Welcome to the Computer Graphics Group at RWTH Aachen University!

The research and teaching activities at our institute focus on geometry acquisition and processing, on interactive visualization, and on related areas such as computer vision, photo-realistic image synthesis, and ultra high speed multimedia data transmission.

In our projects we are cooperating with various industry companies as well as with academic research groups around the world. Results are published and presented at high-profile conferences and symposia. Additional funding sources, among others, are the Deutsche Forschungsgemeinschaft and the European Union.

Geometry Lab Exhibition

On November 3–5 we will be staging the Geometry Lab: an event where works of art meet scientific exhibits. Located in the Ludwig Forum art gallery, the exhibition displays an entire spectrum from classical geometric phenomena to modern research areas. In addition, workshops will be held for participants to fold paper into fascinating forms, build complex structures with Zometool, or even assemble their very own 3D printer.

Sept. 20, 2017

We will be hosting the International Conference on Geometric Modeling and Processing (GMP) in April 2018.

June 19, 2017

We have a paper on Variance-Minimizing Transport Plans for Inter-surface Mapping at SIGGRAPH 2017.

May 2, 2017

We have a paper on City Reconstruction and Visualization from Public Data Sources at the Eurographics Workshop on Urban Data Modelling and Visualisation 2016.

Nov. 8, 2016

We have a paper on the Geodesic Iso-Curve Signature at the 21st International Symposium on Vision, Modeling and Visualization.

Sept. 9, 2016

We have a paper on interactive quad meshing at SIGGRAPH Asia 2016.

Sept. 6, 2016

Recent Publications

Directional Field Synthesis, Design, and Processing

SIGGRAPH '17 Courses, July 30 - August 03, 2017, Los Angeles, CA, USA

Direction fields and vector fields play an increasingly important role in computer graphics and geometry processing. The synthesis of directional fields on surfaces, or other spatial domains, is a fundamental step in numerous applications, such as mesh generation, deformation, texture mapping, and many more. The wide range of applications resulted in definitions for many types of directional fields: from vector and tensor fields, over line and cross fields, to frame and vector-set fields. Depending on the application at hand, researchers have used various notions of objectives and constraints to synthesize such fields. These notions are defined in terms of fairness, feature alignment, symmetry, or field topology, to mention just a few. To facilitate these objectives, various representations, discretizations, and optimization strategies have been developed. These choices come with varying strengths and weaknesses. This course provides a systematic overview of directional field synthesis for graphics applications, the challenges it poses, and the methods developed in recent years to address these challenges.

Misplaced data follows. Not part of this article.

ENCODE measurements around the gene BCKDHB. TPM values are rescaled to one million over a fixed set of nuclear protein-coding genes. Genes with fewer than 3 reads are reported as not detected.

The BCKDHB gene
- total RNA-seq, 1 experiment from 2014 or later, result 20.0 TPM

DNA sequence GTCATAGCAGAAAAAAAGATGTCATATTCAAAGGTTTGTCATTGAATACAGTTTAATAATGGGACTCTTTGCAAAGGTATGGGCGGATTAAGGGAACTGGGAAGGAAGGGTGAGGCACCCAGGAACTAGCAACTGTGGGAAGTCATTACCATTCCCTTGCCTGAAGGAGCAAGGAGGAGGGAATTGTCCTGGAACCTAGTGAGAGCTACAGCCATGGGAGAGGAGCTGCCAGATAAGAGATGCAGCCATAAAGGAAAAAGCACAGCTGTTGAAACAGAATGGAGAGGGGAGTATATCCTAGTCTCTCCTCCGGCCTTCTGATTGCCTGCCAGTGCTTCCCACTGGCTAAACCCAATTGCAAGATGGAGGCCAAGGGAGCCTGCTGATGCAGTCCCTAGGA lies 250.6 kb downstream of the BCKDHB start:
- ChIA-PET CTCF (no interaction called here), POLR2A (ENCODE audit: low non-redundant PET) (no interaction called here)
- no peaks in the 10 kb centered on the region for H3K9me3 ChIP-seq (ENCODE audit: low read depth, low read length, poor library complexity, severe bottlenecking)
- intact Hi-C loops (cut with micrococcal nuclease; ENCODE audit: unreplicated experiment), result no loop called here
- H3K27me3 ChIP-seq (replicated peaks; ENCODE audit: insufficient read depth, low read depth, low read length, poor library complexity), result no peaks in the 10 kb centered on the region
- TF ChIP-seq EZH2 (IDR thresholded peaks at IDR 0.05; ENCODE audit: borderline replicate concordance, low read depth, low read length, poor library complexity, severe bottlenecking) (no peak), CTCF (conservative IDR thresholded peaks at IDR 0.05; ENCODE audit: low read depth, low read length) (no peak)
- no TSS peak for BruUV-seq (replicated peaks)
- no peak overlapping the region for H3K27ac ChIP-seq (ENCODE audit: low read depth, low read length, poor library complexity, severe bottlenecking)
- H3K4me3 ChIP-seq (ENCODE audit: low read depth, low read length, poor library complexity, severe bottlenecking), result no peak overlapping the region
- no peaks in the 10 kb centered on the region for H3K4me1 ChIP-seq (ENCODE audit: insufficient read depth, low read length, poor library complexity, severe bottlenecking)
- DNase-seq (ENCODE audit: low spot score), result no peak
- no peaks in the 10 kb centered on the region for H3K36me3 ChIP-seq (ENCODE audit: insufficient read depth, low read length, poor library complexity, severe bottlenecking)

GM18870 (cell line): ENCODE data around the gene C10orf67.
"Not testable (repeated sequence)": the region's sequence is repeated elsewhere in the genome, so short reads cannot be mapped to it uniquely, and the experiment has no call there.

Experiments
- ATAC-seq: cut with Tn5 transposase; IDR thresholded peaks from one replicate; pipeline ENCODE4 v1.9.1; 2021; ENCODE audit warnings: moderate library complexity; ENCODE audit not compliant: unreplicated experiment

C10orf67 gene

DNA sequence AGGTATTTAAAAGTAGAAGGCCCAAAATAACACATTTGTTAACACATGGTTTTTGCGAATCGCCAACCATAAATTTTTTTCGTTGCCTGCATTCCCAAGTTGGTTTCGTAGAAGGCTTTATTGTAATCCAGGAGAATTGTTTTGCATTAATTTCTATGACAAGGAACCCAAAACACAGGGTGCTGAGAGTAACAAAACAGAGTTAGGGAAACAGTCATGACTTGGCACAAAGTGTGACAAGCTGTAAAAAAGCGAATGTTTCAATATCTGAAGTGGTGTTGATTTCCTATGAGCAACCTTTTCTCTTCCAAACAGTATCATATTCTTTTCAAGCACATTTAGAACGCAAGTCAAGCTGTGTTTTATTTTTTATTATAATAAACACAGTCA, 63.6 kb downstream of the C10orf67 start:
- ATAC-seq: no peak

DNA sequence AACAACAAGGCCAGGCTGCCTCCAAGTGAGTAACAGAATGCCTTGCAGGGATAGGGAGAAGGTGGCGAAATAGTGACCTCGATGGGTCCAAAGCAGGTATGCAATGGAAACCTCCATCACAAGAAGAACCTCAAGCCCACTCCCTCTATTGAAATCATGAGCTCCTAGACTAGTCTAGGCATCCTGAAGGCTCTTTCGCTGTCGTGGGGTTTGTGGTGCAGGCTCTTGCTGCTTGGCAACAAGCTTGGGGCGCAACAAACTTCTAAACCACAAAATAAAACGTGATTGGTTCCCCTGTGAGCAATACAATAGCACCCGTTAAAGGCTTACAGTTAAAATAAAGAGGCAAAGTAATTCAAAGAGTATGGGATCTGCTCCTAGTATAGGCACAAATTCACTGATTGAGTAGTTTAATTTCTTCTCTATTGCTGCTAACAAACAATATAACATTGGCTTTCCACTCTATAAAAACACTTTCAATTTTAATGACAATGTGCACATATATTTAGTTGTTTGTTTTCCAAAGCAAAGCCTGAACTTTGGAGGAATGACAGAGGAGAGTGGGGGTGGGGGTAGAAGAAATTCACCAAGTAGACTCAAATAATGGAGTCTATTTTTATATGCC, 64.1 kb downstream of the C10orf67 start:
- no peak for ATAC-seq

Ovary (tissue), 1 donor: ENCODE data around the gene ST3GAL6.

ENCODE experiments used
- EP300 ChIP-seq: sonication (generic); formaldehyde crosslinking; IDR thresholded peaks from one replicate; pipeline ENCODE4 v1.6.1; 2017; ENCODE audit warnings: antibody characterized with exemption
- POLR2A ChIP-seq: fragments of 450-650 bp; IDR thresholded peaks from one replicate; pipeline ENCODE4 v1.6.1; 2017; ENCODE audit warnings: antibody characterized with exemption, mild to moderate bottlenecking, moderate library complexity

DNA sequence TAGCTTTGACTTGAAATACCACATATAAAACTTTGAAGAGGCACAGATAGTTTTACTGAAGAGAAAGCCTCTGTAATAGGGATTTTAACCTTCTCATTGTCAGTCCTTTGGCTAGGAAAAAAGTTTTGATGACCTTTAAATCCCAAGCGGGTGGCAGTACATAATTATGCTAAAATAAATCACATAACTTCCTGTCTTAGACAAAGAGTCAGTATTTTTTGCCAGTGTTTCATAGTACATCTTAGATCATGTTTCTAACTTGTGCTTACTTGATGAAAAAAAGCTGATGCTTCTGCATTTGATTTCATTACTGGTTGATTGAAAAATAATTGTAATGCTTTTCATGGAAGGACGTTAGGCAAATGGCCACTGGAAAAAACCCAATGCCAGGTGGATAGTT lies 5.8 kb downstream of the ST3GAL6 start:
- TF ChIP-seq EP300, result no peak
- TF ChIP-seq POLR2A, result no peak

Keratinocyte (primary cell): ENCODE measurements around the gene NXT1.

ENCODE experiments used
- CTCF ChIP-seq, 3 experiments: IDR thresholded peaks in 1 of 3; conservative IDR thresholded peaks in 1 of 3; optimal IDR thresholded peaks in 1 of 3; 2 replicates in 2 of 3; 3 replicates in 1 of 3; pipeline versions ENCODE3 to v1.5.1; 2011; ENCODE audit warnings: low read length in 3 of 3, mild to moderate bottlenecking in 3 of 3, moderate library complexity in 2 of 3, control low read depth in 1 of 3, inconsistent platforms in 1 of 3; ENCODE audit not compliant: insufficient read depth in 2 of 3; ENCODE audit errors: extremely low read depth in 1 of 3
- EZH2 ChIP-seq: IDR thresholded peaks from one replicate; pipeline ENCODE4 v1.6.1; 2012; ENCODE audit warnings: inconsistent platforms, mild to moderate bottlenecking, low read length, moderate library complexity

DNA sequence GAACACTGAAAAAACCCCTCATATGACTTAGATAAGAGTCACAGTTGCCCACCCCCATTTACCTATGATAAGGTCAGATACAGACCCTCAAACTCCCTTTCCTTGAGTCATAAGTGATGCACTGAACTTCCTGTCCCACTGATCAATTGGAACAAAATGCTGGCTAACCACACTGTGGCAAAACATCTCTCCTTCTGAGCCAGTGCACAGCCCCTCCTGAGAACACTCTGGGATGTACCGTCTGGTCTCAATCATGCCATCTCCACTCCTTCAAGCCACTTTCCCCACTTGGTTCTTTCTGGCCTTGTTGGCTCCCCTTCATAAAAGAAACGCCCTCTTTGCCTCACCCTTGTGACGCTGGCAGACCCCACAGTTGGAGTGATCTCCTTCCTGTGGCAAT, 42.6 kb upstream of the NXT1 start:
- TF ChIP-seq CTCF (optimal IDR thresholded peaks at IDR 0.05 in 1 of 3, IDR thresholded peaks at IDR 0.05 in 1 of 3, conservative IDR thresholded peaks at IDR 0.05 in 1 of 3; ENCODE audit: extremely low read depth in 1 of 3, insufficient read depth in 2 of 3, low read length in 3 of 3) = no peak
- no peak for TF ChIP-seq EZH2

Variance-Minimizing Transport Plans for Inter-surface Mapping


We introduce an efficient computational method for generating dense and low distortion maps between two arbitrary surfaces of same genus. Instead of relying on semantic correspondences or surface parameterization, we directly optimize a variance-minimizing transport plan between two input surfaces that defines an as-conformal-as-possible inter-surface map satisfying a user-prescribed bound on area distortion. The transport plan is computed via two alternating convex optimizations, and is shown to minimize a generalized Dirichlet energy of both the map and its inverse. Computational efficiency is achieved through a coarse-to-fine approach in diffusion geometry, with Sinkhorn iterations modified to enforce bounded area distortion. The resulting inter-surface mapping algorithm applies to arbitrary shapes robustly, with little to no user interaction.


Boundary Element Octahedral Fields in Volumes

ACM Transactions on Graphics

The computation of smooth fields of orthogonal directions within a volume is a critical step in hexahedral mesh generation, used to guide placement of edges and singularities. While this problem shares high-level structure with surface-based frame field problems, critical aspects are lost when extending to volumes, while new structure from the flat Euclidean metric emerges. Taking these considerations into account, this paper presents an algorithm for computing such “octahedral” fields. Unlike existing approaches, our formulation achieves infinite resolution in the interior of the volume via the boundary element method (BEM), continuously assigning frames to points in the interior from only a triangle mesh discretization of the boundary. The end result is an orthogonal direction field that can be sampled anywhere inside the mesh, with smooth variation and singular structure in the interior even with a coarse boundary. We illustrate our computed frames on a number of challenging test geometries. Since the octahedral frame field problem is relatively new, we also contribute a thorough discussion of theoretical and practical challenges unique to this problem.

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